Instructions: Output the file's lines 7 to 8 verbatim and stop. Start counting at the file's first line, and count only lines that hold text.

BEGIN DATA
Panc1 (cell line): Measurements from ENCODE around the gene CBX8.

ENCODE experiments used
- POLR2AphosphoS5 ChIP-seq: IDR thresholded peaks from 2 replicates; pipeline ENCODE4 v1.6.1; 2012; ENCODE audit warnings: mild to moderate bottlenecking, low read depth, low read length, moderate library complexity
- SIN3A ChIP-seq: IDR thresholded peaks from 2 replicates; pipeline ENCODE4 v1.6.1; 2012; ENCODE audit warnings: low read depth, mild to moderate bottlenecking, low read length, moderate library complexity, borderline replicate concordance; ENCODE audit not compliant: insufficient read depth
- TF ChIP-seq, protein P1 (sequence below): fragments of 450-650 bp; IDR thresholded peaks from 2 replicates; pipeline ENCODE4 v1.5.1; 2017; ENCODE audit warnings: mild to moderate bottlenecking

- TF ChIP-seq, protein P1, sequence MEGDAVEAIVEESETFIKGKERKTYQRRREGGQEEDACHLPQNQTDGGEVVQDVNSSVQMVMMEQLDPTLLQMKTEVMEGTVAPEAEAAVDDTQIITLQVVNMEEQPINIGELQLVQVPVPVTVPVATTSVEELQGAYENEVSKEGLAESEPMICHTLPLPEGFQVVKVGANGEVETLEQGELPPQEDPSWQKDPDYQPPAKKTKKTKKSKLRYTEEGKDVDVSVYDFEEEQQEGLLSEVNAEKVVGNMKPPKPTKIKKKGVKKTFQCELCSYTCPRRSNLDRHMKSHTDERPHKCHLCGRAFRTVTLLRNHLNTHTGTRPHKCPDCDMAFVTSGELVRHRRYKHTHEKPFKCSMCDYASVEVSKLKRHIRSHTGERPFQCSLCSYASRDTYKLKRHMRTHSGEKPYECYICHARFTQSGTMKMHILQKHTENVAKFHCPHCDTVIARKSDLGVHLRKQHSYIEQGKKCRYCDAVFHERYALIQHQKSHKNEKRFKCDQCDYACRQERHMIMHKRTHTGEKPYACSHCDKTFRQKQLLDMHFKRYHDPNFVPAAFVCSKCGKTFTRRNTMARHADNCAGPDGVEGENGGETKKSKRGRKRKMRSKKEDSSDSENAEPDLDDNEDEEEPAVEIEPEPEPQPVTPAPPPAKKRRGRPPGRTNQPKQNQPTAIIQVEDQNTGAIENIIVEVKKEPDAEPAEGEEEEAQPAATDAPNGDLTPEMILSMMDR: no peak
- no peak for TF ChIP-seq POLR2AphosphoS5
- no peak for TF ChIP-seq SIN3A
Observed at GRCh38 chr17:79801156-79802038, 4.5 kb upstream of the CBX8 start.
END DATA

- no peak for TF ChIP-seq POLR2AphosphoS5
- no peak for TF ChIP-seq SIN3A